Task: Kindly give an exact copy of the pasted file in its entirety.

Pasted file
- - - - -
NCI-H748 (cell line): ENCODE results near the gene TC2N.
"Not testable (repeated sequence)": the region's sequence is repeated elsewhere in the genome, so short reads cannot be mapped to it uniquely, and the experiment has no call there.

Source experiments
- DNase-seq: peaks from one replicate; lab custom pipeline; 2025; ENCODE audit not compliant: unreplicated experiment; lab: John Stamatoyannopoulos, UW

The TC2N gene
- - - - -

NCI-H748 (cell line): ENCODE results near the gene TC2N.
"Not testable (repeated sequence)": the region's sequence is repeated elsewhere in the genome, so short reads cannot be mapped to it uniquely, and the experiment has no call there.

Source experiments
- DNase-seq: peaks from one replicate; lab custom pipeline; 2025; ENCODE audit not compliant: unreplicated experiment; lab: John Stamatoyannopoulos, UW

The TC2N gene